Times Staff Writer

Everything is relative. OK, it’s been said before. But this truism is particularly appropriate to pop music legend Ray Charles, who returned to Orange County on Monday and Tuesday for four sold-out shows at the Crazy Horse Steak House in Santa Ana.

In terms of the high standards Charles has established for himself over nearly 40 years of performing, Monday’s first show was only above average.

Compared, however, with a performer like current pop music mogul Phil Collins, who played the same night to an Irvine Meadows Amphitheatre audience approximately 60 times larger than that at the 250-seat Crazy Horse, Charles’ 45-minute set was a stunning display of stylistic versatility and vocal expertise that spanned a rainbow of emotion.

The 54-year-old artist whose style inspired the term “soul music” was understandably criticized a couple of years ago for 35-minute concerts that were limited to a handful of hits.


This time out, he added about 10 minutes to his act. But more important, while he delivered enough of his truckload of hits from the past 30 years to please the average fan, he also added several less-frequently performed tunes to allay fears that his act was becoming another Willie Nelson music-by-rote show.

Backed by his 17-piece Ray Charles Orchestra and supplemented during the second half by the five Raelettes singers, Charles opened with “Ridin’ Thumb,” a funky contemporary dance number, before moving into the familiar territory of “Busted,” “Georgia” and his jazz waltz version of “Oh, What a Beautiful Morning.”

Though it may have been the thousandth time Charles has sung “Georgia,” the way in which he slowly bent the phrase “other eyes” conveyed more emotion than five Duran Duranies have demonstrated in their collective lifetimes.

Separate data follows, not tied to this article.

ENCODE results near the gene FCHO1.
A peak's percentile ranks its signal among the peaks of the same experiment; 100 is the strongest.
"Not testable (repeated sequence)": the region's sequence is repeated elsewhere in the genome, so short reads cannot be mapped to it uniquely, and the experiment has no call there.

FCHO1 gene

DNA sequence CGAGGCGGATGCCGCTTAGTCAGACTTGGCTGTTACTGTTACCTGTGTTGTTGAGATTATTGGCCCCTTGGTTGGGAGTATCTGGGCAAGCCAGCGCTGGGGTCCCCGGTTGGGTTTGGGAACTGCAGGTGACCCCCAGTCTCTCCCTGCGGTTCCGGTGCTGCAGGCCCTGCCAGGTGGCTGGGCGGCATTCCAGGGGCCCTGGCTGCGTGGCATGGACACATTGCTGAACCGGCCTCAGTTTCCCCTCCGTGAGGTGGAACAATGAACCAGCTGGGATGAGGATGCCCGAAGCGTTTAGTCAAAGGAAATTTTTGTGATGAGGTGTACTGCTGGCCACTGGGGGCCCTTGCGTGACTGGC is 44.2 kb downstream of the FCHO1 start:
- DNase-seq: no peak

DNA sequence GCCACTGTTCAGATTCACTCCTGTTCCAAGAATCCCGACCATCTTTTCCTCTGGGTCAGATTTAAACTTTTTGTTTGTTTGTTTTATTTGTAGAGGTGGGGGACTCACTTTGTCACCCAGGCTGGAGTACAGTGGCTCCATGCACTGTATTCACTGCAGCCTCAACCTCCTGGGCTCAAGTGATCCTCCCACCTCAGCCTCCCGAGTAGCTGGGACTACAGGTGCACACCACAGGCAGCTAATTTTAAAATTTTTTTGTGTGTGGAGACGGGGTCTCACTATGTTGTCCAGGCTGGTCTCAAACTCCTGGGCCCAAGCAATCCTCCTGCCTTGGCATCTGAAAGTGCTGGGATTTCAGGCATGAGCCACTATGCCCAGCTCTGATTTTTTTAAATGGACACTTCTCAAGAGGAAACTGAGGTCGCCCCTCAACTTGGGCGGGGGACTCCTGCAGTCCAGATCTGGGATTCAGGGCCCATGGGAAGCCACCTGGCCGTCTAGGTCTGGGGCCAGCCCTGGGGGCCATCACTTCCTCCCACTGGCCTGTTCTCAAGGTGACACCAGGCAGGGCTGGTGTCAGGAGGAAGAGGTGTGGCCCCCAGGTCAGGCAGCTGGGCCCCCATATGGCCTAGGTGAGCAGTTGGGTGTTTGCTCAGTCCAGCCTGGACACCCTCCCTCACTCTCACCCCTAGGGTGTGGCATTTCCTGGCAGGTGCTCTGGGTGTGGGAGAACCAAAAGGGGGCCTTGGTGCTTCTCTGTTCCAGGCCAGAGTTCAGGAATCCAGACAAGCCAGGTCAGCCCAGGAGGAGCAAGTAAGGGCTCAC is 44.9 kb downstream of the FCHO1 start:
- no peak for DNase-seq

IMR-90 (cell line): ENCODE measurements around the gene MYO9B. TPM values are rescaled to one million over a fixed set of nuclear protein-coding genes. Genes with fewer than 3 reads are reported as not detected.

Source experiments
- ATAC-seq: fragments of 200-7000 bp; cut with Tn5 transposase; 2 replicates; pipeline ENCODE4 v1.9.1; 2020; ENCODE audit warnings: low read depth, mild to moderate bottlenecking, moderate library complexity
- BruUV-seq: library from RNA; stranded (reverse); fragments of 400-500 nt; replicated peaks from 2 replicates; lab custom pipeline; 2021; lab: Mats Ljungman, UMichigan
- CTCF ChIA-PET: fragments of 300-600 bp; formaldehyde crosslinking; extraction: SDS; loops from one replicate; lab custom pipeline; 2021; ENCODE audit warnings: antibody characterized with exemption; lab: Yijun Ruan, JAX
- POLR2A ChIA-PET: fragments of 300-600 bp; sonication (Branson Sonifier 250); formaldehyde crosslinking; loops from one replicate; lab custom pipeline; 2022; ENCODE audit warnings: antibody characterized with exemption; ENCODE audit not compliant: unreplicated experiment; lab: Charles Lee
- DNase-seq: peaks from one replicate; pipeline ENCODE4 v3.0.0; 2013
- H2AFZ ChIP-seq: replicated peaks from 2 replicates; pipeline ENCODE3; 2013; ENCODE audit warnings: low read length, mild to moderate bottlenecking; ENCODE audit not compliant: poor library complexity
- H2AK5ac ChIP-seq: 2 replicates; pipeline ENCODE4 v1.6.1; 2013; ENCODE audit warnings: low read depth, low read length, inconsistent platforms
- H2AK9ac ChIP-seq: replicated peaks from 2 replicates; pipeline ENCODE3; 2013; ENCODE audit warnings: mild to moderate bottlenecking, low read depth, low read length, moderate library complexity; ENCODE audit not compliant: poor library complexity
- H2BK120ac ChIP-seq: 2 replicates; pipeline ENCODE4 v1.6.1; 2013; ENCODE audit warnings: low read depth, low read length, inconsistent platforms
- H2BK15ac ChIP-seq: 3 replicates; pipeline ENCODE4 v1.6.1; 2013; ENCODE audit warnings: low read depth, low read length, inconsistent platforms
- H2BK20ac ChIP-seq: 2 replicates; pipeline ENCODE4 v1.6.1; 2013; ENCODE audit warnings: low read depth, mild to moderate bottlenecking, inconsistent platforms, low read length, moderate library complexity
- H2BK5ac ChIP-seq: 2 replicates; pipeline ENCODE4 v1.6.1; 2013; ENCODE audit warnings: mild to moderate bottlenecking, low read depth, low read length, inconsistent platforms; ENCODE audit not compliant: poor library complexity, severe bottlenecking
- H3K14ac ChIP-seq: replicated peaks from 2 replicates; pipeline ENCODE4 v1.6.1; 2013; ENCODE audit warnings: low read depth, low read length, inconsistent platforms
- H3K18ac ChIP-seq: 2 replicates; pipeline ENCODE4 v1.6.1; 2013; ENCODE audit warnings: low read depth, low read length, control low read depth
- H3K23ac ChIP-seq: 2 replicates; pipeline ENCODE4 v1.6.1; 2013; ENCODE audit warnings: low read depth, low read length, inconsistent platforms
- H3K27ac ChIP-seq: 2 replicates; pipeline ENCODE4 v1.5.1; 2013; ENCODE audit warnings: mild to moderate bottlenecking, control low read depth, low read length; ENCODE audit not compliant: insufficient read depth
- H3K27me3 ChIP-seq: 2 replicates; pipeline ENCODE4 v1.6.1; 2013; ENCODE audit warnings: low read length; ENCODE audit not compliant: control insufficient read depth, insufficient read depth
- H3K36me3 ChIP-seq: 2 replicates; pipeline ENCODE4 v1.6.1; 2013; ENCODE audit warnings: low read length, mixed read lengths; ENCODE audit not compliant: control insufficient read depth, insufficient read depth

In “Come Live With Me,” he took a potentially maudlin ballad that lyrically is little more than a marriage proposal and sculpted a heart-wrenching and almost painfully personal confession of undying love.


Then near the end of the show, exhibiting his playful side, he dashed off one verse of the bawdy old R&B; tune “Big-Legged Woman” that was as erotic as anything Prince has ever done.

But again, a longtime fan might expect even more from an artist of his monumental abilities. He only touched on the country material with which he has recently established his commercial viability. He could further freshen up his sets by adding some alternate older songs like the rollicking “I’ve Got a Woman” or the swinging “It Should’ve Been Me.”

Maybe that’s nit-picking, since moments of his show were better than 99% of anything else in pop. But because of Charles’ remarkable achievements in music, the rest of pop is not his competition. Relatively speaking, the only yardstick against which Charles can rightfully be measured is Ray Charles.